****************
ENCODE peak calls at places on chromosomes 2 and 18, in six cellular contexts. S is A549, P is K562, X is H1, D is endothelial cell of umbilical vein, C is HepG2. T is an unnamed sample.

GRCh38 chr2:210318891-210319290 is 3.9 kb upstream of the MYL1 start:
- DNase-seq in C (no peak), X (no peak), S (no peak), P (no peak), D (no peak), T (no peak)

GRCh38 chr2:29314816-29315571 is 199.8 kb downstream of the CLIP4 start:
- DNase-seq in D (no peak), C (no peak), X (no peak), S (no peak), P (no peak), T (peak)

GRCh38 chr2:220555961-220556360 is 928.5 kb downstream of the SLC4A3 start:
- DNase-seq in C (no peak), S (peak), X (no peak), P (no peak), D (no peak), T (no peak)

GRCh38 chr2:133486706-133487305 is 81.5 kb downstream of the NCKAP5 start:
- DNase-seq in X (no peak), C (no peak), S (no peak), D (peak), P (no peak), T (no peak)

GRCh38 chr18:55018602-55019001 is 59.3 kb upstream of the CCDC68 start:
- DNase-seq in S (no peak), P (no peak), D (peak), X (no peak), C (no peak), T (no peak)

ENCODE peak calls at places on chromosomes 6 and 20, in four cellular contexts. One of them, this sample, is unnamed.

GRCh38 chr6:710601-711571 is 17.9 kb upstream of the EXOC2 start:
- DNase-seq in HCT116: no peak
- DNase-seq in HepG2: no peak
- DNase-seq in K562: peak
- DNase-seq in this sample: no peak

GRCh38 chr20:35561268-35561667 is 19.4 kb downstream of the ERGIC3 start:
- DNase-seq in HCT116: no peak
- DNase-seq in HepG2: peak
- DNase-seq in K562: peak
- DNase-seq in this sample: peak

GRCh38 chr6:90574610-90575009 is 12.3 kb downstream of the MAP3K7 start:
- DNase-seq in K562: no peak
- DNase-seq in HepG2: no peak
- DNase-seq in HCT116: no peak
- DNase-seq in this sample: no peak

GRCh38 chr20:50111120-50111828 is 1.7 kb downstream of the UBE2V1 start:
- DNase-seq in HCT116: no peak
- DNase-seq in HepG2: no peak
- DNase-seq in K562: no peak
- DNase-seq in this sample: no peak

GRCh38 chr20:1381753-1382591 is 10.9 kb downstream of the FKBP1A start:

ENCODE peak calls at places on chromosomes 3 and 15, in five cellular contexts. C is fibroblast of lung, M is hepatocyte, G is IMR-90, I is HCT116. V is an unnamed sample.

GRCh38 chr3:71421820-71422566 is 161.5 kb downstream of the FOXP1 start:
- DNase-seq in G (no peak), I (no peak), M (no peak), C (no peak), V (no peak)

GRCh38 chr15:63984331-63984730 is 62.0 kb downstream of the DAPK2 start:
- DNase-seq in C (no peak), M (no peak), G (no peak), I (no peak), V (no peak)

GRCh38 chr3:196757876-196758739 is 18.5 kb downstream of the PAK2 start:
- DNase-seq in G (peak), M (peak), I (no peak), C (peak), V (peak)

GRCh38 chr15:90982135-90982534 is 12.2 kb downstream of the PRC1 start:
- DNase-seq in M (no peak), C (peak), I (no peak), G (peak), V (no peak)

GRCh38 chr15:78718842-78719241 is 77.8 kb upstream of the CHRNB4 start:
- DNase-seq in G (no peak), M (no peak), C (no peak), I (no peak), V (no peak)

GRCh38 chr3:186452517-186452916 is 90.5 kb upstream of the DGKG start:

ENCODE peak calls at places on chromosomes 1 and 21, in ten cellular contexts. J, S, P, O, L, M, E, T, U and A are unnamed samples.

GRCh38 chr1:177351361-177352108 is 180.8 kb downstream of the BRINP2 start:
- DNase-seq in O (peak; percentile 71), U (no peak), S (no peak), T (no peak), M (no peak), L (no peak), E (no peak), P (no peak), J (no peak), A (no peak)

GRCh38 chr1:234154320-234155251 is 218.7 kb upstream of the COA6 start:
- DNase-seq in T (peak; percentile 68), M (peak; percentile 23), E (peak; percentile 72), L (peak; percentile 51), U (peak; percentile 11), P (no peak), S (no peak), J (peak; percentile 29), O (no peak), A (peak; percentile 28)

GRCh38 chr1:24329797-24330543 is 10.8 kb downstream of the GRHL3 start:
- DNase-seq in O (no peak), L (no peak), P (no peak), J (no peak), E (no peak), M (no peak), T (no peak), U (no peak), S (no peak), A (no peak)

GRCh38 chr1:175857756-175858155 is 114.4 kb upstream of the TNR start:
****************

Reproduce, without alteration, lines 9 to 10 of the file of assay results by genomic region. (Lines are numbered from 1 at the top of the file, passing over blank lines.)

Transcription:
- DNase-seq in X (no peak), C (no peak), S (no peak), D (peak), P (no peak), T (no peak)

GRCh38 chr18:55018602-55019001 is 59.3 kb upstream of the CCDC68 start: